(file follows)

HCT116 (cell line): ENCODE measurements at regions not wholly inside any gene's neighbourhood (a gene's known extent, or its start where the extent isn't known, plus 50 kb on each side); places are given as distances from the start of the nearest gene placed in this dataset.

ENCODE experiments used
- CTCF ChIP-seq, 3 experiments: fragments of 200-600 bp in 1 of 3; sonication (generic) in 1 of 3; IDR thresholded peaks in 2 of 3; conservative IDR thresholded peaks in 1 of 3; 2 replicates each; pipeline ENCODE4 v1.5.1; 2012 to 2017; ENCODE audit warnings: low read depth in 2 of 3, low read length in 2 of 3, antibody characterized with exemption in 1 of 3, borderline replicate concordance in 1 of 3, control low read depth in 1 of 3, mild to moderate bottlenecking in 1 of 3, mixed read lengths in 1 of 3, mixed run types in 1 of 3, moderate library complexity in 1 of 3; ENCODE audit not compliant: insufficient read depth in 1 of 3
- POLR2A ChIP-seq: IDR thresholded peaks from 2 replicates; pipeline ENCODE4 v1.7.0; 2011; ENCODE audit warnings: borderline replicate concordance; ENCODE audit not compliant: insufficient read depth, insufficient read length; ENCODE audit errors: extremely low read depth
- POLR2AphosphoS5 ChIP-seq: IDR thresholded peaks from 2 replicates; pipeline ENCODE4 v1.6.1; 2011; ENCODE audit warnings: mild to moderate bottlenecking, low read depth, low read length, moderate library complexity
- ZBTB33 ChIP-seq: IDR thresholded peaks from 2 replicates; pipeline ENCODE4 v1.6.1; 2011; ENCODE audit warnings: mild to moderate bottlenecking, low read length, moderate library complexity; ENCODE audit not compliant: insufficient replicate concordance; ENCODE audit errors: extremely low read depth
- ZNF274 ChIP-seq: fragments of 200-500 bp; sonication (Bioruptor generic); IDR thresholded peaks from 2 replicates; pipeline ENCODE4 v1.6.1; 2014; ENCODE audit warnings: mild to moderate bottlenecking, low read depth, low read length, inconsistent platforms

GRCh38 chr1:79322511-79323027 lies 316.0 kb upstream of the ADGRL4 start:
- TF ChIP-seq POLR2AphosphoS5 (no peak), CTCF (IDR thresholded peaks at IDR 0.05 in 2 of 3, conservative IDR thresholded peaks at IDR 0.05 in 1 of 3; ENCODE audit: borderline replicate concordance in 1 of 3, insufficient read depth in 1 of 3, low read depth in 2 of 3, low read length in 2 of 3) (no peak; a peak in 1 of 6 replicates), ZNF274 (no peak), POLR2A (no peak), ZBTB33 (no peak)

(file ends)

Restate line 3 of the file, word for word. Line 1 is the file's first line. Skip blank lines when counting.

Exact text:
- CTCF ChIP-seq, 3 experiments: fragments of 200-600 bp in 1 of 3; sonication (generic) in 1 of 3; IDR thresholded peaks in 2 of 3; conservative IDR thresholded peaks in 1 of 3; 2 replicates each; pipeline ENCODE4 v1.5.1; 2012 to 2017; ENCODE audit warnings: low read depth in 2 of 3, low read length in 2 of 3, antibody characterized with exemption in 1 of 3, borderline replicate concordance in 1 of 3, control low read depth in 1 of 3, mild to moderate bottlenecking in 1 of 3, mixed read lengths in 1 of 3, mixed run types in 1 of 3, moderate library complexity in 1 of 3; ENCODE audit not compliant: insufficient read depth in 1 of 3